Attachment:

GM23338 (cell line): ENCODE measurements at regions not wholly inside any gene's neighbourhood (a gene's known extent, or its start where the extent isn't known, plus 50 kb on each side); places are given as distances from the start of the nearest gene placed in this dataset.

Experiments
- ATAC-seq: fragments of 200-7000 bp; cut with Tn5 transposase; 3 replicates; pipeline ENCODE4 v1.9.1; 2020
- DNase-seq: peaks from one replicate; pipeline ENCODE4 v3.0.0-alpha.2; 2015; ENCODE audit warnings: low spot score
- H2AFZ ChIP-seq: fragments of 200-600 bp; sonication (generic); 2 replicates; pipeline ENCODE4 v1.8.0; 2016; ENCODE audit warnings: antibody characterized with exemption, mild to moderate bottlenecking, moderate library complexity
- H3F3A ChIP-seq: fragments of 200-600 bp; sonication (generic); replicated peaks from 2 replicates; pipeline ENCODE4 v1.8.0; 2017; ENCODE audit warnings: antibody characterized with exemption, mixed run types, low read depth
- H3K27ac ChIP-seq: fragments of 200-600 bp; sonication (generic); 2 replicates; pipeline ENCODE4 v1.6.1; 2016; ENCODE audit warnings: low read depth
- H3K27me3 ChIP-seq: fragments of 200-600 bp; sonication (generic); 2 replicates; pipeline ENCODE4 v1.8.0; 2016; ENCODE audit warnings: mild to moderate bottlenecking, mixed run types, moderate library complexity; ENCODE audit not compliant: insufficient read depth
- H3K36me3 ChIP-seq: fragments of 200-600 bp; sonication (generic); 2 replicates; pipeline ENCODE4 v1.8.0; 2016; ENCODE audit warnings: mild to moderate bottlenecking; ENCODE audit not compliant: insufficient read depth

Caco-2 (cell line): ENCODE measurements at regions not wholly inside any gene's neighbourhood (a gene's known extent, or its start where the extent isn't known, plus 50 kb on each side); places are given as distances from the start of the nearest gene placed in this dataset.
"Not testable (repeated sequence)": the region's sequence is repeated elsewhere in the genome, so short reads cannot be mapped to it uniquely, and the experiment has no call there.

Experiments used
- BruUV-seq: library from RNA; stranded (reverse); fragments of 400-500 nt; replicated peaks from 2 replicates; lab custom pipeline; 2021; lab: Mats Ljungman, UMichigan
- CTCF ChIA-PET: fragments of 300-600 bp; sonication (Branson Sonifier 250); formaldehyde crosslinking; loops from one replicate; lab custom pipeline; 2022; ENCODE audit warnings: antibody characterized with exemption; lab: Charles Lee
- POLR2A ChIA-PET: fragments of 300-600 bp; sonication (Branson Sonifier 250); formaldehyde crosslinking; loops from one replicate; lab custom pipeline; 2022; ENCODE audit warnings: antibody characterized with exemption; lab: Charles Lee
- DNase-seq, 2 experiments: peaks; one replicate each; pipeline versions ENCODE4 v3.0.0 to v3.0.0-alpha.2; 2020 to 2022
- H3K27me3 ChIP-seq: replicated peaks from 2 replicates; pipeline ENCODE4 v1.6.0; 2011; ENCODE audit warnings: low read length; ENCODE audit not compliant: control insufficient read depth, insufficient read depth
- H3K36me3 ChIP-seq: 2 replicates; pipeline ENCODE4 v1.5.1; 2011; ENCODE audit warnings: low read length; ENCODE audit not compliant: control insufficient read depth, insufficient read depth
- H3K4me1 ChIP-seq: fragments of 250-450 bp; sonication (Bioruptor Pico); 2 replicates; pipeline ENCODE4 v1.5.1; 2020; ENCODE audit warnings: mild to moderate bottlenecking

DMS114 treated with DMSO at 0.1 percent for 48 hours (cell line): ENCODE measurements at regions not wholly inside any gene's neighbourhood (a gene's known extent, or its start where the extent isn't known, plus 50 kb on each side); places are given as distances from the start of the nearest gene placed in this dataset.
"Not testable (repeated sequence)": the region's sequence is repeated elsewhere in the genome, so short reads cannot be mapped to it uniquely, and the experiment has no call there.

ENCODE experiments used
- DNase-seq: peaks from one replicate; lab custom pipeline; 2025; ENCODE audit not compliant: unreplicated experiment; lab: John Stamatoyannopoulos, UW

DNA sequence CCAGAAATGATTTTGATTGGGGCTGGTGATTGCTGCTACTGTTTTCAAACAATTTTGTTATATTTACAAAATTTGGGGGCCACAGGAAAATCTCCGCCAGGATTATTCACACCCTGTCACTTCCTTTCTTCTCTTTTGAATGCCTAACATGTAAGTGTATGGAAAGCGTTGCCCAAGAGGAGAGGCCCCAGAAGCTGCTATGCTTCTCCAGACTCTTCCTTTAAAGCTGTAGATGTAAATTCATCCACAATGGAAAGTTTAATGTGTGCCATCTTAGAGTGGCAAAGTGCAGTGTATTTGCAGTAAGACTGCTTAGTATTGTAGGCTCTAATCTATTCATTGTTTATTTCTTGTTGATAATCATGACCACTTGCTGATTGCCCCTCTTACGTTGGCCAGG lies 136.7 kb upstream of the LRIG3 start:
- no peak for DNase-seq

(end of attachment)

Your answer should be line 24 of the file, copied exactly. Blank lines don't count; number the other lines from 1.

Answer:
DNA sequence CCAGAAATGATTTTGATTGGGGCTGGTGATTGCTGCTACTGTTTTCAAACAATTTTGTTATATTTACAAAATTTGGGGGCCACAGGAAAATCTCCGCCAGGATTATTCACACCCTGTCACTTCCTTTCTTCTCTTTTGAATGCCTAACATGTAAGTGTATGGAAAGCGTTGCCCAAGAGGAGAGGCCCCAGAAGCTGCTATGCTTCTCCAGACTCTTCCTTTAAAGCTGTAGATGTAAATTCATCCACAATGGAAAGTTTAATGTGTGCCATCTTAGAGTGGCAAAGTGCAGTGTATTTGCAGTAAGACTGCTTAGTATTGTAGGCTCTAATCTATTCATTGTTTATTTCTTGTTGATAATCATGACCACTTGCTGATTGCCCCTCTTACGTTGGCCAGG lies 136.7 kb upstream of the LRIG3 start: